Upcoming Activities and Events for William O'Daly:

Poetry and Translation Workshop, UC Davis Extension, Sacramento: O’Daly will teach the poetry and translation workshop at UCD Extension’s Downtown Center, beginning Tuesday, February 1, at 6pm. The workshop will offer thoughtful critique of participants’ poems and poems in translation, supported by readings of poems in The Book of Luminous Things (anthology) and discussion of the elements that distinguish poetry from prose, with special emphasis on the line. We’ll explore image and metaphor; pacing, rhythm, and sound; and ways of meaning, intending to propel the poet toward discovery, breakthrough, and ultimately publication. To learn more and sign up:

The Ignimbrite School of Poets Read at Crossroads for the Arts, February 21:
O’Daly will read with former Sacramento poet laureate, Julia Connor, with Barbara March, executive director of Modoc Forum and the Surprise Valley Writers’ Conference, and with other fine poets who last June walked, climbed, sat, talked, and wrote their way into the Ignimbrite School of Poetry. This “school” of poets formed naturally in Surprise Valley, CA, during the conference “The Poetic Spirit: An Exploration of Inner and Outer Landscapes.” There, poets and writers explored the Hayes (Nevada) and Warner (California) mountain ranges and shared theories and experiences of “poetry of place,” in its many forms and rooted in geology, ecology, biology, botany, and humanity. Host: Bob Stanley, 1719 - 25th Street, 7pm.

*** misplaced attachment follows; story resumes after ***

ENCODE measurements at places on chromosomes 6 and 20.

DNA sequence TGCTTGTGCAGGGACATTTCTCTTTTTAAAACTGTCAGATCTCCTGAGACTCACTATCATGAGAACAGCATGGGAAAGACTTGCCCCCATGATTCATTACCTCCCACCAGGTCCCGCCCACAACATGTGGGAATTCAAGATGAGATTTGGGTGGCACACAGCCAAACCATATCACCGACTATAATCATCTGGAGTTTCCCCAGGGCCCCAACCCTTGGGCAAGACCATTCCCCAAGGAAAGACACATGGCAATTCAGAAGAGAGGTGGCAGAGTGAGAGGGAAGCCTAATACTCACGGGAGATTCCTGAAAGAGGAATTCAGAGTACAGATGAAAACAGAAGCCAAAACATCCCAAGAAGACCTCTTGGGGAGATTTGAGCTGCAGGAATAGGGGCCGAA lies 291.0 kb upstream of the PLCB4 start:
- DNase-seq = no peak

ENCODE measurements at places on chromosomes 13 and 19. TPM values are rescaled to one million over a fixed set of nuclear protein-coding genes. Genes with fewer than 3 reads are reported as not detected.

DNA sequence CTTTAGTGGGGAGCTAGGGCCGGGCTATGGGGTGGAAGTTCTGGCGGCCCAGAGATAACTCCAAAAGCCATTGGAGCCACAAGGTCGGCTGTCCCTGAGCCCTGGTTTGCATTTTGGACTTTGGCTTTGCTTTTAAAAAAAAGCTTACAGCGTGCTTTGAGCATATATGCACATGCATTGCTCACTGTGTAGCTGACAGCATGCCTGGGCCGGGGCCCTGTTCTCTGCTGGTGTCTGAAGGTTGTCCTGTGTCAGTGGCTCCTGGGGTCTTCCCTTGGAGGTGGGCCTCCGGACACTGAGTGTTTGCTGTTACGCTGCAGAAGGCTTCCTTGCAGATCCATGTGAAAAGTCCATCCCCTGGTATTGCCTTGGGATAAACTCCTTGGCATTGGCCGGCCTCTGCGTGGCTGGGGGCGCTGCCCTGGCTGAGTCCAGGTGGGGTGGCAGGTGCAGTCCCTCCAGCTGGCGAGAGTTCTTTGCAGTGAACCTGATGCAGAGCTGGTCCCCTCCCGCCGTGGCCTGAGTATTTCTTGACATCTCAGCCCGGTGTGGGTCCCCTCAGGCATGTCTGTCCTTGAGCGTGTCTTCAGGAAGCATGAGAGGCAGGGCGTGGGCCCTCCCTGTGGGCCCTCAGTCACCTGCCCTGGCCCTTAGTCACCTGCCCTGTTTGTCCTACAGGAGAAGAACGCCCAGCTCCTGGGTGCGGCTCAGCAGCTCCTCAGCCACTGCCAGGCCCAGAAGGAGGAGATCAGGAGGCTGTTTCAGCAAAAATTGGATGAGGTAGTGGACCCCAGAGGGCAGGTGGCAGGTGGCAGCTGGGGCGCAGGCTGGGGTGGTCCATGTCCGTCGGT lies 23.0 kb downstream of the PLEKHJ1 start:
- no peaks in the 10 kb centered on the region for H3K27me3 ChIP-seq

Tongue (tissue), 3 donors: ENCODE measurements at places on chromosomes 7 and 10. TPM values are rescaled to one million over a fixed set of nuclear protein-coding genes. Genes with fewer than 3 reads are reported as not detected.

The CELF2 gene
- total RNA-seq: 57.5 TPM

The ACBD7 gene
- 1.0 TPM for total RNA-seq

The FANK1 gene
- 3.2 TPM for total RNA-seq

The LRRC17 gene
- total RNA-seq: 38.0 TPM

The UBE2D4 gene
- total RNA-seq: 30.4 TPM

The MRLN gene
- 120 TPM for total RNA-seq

In other news: The Bay Area continues to celebrate the birth of Jack London (see b-board); Michelle Kunert sends us her take on that. And the dream/swim poems continue to come in. Thanks, as always, to all our contributors.

Hey—let's all get behind Sacramento Poetry Center's The Sacramento Poem project! Deadline has been extended to March 1; see the b-board for details. Don't be put off by the "renga" word; just send 'em five shiny lines about Sacramento for inclusion in what could be the world's longest poem. It'll be fun—you don't want to be left out!


—Sandy Thomas, Sacramento

If you go past the black rock, by the Sheraton,
you can swim with the stingrays

just past that, couple of miles or three,
is the giant sea turtles' feeding haunt,

but if you swim over there, on the other side
of the wall, there are sharks

see out there, the humpback whales are
waving their fins.


—Michelle Kunert, Sacramento

On Easter break 2007 I visited Jack London's home
in the east Sonoma mountain area
along with a guy I don't even care about anymore
I wondered if London, known for Call of The Wild,
finds irony in his own property returning to nature
(most likely due to the lack of enough state funding
for the state park built upon his family's residence)
Here were stones bordering the ruins of a dream house